• Have flooding or wildfires affected your community? How did they affect homes? What time of the year did these take place?
    • Has anyone experienced a home fire? How would they do things differently?
    • How is the weather in your community changing due to climate change? Are you experiencing more severe winters? Is the snow/ice melting earlier/later? Are you seeing less rain or drier months of the year? Are the summers hotter? How are these affecting your community and your home and how can you prepare for these?
Additional resources  
Gather your kit and write your checklist of items to grab and things to do if an emergency happens. Getting organized ahead of time can help ensure you don’t forget anything and give you peace of mind. Make sure everyone in your circle knows your plan, including children.
Make your plan:
  • Ask about community emergency plans and develop your family emergency plan. Practice your emergency plan with the whole family and anybody else who you include in it.
    • Learn about your role and responsibility in those plans.
  • Who in your neighbourhood, family, or friends group would you work with during disaster to ensure everyone was taken care of? Talk to them ahead of time and make sure they include you in their plans.
  • Who in your community will need assistance in an emergency? Talk to them ahead of time and if you possible, include helping them in your emergency plan.  
  • Consider what you would do if your family got separated:
    • How could you reconnect? (consider if cell phones weren’t working)
    • If needed, designate other adults who will make decisions for your family, until everyone is reunited.
Additional resources  

In the event of a disaster or emergency in your community here are some steps to take to stay safe:  

  • Listen to your local Public Safety officials.
  • Share information with Elders who may not have access to the information.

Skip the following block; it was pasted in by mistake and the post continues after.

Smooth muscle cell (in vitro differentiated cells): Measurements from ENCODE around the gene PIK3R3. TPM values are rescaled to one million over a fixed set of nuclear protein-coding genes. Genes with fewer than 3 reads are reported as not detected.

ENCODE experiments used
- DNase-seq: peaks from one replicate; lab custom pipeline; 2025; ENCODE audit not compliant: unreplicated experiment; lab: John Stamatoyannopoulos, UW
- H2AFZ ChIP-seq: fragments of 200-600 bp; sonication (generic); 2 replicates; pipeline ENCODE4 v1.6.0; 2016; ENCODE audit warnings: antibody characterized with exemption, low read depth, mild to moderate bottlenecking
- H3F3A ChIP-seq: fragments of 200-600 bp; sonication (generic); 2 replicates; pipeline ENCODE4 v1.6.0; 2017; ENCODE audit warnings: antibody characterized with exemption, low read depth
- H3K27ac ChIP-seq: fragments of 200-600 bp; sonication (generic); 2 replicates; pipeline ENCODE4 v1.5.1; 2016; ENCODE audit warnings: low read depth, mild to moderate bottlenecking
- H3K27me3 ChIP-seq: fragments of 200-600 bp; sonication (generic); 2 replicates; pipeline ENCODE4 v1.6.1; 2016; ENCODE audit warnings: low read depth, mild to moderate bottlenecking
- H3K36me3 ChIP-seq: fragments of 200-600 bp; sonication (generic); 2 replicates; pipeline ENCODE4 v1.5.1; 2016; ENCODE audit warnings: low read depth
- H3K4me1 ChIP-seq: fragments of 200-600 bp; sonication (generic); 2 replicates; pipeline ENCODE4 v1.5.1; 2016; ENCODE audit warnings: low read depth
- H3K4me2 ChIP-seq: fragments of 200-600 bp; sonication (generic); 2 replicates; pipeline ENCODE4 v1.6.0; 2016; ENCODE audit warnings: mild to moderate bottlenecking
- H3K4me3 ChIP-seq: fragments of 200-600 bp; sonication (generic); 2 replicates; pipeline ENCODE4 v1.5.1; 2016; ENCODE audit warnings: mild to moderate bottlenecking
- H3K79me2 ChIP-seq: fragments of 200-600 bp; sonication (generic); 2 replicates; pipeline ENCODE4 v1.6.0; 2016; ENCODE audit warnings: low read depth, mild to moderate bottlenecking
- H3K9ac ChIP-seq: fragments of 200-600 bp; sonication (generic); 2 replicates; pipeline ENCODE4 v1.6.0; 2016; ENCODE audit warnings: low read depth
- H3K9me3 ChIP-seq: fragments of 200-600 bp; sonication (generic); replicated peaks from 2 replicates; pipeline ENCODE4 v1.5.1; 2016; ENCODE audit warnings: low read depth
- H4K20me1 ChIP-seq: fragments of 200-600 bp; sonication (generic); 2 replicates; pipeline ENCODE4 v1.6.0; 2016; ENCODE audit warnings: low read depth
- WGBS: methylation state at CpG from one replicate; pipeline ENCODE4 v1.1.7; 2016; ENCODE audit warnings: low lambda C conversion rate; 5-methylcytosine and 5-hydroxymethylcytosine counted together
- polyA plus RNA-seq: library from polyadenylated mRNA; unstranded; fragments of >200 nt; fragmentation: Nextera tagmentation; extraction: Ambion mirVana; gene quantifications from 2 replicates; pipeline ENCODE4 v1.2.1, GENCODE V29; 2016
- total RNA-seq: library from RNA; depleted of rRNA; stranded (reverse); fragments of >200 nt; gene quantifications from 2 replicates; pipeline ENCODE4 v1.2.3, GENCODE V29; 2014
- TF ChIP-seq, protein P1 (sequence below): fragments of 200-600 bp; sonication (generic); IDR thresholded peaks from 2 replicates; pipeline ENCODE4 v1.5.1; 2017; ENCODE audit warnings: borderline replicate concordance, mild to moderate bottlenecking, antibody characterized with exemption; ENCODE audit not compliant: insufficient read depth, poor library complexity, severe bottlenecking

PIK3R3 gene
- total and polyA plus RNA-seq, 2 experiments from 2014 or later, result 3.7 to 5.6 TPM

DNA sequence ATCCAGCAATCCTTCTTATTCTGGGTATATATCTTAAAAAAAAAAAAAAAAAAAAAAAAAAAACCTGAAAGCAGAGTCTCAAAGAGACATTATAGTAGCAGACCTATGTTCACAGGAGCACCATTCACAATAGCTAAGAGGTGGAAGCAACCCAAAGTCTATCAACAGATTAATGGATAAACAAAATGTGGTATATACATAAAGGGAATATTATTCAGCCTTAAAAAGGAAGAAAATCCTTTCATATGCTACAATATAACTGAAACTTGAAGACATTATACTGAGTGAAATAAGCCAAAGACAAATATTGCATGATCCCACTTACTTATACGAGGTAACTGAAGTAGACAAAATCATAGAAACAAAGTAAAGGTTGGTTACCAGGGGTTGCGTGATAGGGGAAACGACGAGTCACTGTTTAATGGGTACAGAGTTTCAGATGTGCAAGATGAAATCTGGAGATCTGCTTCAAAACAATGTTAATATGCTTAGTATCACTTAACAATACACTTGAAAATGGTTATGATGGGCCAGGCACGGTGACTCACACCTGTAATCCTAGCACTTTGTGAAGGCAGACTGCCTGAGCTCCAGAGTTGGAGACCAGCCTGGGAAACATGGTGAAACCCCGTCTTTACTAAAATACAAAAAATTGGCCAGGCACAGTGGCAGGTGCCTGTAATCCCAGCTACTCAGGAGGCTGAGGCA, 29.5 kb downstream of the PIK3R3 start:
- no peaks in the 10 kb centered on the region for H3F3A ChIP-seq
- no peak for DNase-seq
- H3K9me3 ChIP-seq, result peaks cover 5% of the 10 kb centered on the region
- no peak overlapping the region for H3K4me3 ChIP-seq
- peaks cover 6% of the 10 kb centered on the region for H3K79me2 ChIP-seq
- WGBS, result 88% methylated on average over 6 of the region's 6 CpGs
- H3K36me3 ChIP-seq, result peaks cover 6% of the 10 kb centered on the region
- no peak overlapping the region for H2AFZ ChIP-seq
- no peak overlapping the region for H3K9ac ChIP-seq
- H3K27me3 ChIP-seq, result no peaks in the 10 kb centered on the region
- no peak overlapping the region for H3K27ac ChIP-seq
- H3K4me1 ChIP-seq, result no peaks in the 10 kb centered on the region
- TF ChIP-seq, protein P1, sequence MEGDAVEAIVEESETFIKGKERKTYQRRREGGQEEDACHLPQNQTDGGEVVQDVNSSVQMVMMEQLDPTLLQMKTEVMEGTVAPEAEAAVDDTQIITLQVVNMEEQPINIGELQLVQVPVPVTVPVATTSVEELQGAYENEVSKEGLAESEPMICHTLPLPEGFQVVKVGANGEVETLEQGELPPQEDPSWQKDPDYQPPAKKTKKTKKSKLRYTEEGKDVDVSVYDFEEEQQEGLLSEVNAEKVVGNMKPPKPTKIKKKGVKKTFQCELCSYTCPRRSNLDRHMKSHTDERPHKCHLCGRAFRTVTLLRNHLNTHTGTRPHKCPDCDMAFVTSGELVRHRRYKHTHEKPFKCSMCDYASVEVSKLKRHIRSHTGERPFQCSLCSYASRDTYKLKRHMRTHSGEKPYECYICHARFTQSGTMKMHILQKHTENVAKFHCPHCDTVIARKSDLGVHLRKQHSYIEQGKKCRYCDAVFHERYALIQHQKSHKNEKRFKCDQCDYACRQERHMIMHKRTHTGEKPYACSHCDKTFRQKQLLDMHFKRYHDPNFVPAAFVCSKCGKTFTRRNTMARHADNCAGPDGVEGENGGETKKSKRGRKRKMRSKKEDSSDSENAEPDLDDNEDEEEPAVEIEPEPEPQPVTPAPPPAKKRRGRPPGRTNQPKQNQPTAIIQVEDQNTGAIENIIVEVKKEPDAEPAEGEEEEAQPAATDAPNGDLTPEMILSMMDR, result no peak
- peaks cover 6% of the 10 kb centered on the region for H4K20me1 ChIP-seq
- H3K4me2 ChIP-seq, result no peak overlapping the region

• Listen to the local radio for instructions.
  • Help your neighbours if you can!
Additional resources
  • Learn more about Weather Notifications (need to upload)
  • Following an emergency or disaster, a person may experience a range of thoughts, feelings and behaviour that can be intense, confusing and frightening. Learn more about Coping With Crisis
  • Are you helping others during an emergency? Here are some Self Care tips that can help care for your own mental health.

Emergency Preparedness resources in additional languages

7-10 Day emergency preparedness kit contents  
72 hour emergency preparedness kit contents   
Flood Safety   
Are you helping others during an emergency? Here are some Self Care tips that can help care for your own mental health   
Learn more about Weather Notifications 

After a Disaster

Recovering after a disaster can be overwhelming. Check out what resources the Red Cross has to offer.

Read more

Get an Emergency Kit

Getting or making a kit is the final step in being ready for any emergency. Find out what you need to put in it.

Read more

Coping with Crisis

Learn how to recover emotionally from a disaster or emergency.

Read more